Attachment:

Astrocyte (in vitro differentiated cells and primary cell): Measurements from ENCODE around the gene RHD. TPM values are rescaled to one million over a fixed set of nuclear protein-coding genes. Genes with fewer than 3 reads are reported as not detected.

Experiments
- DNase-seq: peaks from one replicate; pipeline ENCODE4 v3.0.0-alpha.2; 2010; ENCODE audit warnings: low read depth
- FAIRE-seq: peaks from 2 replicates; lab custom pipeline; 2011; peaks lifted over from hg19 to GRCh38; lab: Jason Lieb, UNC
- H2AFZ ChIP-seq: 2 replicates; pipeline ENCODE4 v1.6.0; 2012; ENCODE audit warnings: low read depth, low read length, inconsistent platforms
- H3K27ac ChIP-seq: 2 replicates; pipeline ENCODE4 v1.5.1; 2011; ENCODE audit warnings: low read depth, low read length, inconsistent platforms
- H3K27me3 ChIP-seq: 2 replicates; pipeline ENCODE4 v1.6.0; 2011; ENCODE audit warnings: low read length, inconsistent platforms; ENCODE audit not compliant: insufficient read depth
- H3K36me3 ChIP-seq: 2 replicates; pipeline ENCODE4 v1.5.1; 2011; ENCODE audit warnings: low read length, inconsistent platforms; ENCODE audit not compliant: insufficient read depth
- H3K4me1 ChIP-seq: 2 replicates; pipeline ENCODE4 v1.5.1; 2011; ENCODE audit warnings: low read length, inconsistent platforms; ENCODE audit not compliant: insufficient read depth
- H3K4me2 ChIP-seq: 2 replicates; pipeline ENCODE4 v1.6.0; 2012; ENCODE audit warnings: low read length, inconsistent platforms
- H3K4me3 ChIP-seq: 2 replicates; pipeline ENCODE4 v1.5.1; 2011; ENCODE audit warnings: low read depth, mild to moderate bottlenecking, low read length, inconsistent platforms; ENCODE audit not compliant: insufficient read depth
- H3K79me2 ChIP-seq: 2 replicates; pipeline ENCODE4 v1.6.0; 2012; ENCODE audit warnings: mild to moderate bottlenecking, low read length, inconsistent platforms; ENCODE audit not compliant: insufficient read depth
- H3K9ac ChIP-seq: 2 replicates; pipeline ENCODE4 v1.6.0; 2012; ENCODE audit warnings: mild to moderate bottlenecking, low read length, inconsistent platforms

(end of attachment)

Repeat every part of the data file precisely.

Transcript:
Astrocyte (in vitro differentiated cells and primary cell): Measurements from ENCODE around the gene RHD. TPM values are rescaled to one million over a fixed set of nuclear protein-coding genes. Genes with fewer than 3 reads are reported as not detected.

Experiments
- DNase-seq: peaks from one replicate; pipeline ENCODE4 v3.0.0-alpha.2; 2010; ENCODE audit warnings: low read depth
- FAIRE-seq: peaks from 2 replicates; lab custom pipeline; 2011; peaks lifted over from hg19 to GRCh38; lab: Jason Lieb, UNC
- H2AFZ ChIP-seq: 2 replicates; pipeline ENCODE4 v1.6.0; 2012; ENCODE audit warnings: low read depth, low read length, inconsistent platforms
- H3K27ac ChIP-seq: 2 replicates; pipeline ENCODE4 v1.5.1; 2011; ENCODE audit warnings: low read depth, low read length, inconsistent platforms
- H3K27me3 ChIP-seq: 2 replicates; pipeline ENCODE4 v1.6.0; 2011; ENCODE audit warnings: low read length, inconsistent platforms; ENCODE audit not compliant: insufficient read depth
- H3K36me3 ChIP-seq: 2 replicates; pipeline ENCODE4 v1.5.1; 2011; ENCODE audit warnings: low read length, inconsistent platforms; ENCODE audit not compliant: insufficient read depth
- H3K4me1 ChIP-seq: 2 replicates; pipeline ENCODE4 v1.5.1; 2011; ENCODE audit warnings: low read length, inconsistent platforms; ENCODE audit not compliant: insufficient read depth
- H3K4me2 ChIP-seq: 2 replicates; pipeline ENCODE4 v1.6.0; 2012; ENCODE audit warnings: low read length, inconsistent platforms
- H3K4me3 ChIP-seq: 2 replicates; pipeline ENCODE4 v1.5.1; 2011; ENCODE audit warnings: low read depth, mild to moderate bottlenecking, low read length, inconsistent platforms; ENCODE audit not compliant: insufficient read depth
- H3K79me2 ChIP-seq: 2 replicates; pipeline ENCODE4 v1.6.0; 2012; ENCODE audit warnings: mild to moderate bottlenecking, low read length, inconsistent platforms; ENCODE audit not compliant: insufficient read depth
- H3K9ac ChIP-seq: 2 replicates; pipeline ENCODE4 v1.6.0; 2012; ENCODE audit warnings: mild to moderate bottlenecking, low read length, inconsistent platforms